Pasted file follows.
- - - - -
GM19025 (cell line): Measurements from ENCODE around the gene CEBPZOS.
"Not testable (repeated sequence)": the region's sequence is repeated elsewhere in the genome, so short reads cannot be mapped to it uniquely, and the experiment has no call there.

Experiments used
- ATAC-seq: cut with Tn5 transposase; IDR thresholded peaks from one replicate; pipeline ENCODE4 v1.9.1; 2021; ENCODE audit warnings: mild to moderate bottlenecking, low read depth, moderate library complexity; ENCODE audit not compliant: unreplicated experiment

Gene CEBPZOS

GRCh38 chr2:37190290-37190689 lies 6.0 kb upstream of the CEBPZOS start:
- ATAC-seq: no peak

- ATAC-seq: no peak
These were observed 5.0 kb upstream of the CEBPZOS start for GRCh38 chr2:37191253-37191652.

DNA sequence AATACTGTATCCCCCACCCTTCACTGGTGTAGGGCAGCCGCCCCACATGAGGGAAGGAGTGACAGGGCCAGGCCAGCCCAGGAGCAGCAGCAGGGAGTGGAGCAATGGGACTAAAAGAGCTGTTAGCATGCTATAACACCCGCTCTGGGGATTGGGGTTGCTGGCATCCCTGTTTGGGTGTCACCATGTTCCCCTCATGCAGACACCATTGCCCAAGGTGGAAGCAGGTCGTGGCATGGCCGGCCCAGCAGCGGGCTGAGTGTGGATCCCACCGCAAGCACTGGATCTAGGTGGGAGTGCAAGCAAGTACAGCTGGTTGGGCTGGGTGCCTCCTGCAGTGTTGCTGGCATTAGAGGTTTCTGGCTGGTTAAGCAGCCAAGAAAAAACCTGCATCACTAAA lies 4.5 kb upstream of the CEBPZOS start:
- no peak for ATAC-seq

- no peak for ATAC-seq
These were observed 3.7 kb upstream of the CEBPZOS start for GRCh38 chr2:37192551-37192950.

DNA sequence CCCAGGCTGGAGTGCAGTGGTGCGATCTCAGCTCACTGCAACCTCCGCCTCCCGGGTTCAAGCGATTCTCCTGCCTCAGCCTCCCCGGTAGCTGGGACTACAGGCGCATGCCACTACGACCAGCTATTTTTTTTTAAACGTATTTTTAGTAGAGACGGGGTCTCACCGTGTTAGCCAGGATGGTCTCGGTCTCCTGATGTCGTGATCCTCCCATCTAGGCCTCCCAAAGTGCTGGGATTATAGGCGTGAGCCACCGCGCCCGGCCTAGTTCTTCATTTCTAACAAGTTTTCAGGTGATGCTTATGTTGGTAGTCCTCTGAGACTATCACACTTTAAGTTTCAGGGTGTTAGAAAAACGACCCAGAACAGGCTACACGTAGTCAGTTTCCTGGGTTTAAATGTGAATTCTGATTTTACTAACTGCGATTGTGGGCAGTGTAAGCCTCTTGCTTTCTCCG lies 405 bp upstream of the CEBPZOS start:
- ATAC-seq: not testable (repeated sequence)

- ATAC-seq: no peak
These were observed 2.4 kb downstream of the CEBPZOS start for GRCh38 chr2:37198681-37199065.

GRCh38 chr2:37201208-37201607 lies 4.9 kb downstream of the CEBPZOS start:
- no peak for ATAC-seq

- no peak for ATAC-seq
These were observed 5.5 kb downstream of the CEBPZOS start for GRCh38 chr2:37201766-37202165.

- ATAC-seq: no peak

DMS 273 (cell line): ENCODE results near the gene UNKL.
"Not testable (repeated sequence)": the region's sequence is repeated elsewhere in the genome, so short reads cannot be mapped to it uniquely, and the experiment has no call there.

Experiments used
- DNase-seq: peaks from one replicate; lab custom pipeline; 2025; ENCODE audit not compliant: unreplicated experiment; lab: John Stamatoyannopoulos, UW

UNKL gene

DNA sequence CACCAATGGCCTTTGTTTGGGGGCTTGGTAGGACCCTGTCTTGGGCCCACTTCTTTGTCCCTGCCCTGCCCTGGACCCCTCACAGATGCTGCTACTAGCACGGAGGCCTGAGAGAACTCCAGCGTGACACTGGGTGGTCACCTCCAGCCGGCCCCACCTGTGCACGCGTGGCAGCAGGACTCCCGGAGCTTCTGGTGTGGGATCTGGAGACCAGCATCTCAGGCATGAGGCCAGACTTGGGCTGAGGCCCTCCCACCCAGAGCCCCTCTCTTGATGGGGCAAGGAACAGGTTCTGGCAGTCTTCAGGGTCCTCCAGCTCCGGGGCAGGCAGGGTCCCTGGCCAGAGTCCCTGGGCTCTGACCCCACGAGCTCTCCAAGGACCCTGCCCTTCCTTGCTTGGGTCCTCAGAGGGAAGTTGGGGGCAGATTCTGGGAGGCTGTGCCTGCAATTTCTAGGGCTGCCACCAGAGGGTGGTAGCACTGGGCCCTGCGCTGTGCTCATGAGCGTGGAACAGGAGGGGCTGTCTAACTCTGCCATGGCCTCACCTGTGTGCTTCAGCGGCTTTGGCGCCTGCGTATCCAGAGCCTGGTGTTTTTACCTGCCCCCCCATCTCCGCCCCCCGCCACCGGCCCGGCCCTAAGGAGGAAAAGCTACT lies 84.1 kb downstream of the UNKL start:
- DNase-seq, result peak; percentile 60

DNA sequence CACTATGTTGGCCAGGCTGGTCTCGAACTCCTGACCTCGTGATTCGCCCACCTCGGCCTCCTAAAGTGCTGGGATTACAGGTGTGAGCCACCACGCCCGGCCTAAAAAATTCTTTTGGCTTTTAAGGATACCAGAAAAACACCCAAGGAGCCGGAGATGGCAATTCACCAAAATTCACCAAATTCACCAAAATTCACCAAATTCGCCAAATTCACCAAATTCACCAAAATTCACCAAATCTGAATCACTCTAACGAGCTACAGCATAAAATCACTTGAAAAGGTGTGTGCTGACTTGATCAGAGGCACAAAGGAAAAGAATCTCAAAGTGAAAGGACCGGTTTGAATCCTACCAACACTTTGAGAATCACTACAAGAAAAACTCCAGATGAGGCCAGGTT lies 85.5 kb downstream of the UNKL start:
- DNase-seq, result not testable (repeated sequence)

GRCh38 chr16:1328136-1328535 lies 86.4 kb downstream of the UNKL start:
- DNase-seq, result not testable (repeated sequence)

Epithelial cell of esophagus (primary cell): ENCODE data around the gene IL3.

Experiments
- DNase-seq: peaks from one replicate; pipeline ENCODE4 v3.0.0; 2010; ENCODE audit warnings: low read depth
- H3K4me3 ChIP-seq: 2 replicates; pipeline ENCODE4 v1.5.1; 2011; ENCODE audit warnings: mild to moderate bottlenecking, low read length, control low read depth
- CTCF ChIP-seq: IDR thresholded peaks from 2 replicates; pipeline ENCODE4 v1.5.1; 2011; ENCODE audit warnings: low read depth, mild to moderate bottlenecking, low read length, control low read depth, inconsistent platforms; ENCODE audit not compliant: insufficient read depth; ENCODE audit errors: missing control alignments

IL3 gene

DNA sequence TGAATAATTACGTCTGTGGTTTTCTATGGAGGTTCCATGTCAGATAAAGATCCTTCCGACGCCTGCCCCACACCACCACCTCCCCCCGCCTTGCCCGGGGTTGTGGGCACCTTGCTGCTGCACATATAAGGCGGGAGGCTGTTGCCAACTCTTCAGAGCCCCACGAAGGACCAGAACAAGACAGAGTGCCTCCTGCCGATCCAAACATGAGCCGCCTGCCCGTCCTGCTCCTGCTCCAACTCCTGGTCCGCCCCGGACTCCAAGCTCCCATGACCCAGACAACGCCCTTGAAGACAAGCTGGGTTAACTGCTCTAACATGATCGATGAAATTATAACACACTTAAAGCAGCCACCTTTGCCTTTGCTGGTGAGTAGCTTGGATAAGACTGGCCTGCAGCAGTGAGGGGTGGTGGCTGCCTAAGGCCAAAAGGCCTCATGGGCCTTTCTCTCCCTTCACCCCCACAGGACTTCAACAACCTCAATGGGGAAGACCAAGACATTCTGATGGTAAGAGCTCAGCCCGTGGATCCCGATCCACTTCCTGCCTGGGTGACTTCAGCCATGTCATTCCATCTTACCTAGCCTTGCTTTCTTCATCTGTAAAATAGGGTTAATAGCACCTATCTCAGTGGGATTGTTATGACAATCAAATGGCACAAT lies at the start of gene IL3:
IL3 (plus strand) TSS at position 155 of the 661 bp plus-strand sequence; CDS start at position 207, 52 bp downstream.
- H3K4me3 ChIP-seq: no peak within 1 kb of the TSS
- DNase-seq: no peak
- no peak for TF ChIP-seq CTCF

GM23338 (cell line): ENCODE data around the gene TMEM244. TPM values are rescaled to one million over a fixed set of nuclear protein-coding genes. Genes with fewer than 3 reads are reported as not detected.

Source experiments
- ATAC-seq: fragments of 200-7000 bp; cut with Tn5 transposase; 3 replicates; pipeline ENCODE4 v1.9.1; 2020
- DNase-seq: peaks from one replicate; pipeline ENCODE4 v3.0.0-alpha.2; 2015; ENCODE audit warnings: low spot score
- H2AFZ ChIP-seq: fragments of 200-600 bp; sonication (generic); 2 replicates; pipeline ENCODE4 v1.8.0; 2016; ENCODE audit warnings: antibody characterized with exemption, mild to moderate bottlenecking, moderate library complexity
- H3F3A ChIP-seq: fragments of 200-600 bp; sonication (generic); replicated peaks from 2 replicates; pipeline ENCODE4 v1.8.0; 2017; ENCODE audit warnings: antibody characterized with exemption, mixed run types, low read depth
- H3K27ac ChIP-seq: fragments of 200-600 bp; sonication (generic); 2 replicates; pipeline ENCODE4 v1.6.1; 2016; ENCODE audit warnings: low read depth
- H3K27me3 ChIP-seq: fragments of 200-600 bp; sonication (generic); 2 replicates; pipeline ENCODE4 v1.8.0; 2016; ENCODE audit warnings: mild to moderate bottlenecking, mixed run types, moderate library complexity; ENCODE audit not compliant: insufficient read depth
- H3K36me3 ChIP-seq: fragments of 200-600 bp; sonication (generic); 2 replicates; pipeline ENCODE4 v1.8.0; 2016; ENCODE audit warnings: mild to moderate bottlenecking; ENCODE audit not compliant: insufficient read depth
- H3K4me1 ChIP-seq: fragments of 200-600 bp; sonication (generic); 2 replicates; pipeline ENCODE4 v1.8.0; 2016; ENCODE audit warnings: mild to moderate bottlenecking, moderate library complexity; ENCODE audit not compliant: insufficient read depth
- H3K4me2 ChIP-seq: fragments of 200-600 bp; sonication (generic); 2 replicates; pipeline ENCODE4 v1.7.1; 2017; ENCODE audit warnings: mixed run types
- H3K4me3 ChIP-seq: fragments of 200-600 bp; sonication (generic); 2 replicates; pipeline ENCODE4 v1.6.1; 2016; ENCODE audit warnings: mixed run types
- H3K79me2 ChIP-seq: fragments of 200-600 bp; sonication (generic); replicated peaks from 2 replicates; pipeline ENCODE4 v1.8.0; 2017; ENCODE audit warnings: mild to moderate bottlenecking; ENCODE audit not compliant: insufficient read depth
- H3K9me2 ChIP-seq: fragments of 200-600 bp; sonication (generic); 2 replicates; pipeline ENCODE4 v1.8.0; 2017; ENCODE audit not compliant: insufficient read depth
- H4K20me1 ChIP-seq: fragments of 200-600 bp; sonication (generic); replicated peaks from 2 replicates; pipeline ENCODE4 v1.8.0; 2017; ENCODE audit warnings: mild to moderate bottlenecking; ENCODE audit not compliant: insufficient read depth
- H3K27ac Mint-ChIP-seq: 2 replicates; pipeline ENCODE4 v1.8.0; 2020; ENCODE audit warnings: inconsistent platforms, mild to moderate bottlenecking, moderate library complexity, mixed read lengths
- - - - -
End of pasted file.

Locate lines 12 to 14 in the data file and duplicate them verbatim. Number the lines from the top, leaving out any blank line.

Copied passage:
- no peak for ATAC-seq
These were observed 3.7 kb upstream of the CEBPZOS start for GRCh38 chr2:37192551-37192950.

DNA sequence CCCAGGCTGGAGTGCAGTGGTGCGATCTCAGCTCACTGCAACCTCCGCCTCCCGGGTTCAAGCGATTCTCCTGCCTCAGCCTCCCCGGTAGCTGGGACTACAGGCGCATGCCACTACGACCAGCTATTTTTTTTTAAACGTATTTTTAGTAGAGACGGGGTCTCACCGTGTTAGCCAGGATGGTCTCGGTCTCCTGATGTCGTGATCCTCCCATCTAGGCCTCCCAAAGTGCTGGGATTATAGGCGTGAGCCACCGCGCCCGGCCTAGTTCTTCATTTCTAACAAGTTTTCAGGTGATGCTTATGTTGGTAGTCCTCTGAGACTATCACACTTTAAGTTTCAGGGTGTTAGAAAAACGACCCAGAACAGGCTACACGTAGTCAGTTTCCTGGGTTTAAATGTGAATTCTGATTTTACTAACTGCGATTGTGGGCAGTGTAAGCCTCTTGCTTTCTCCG lies 405 bp upstream of the CEBPZOS start: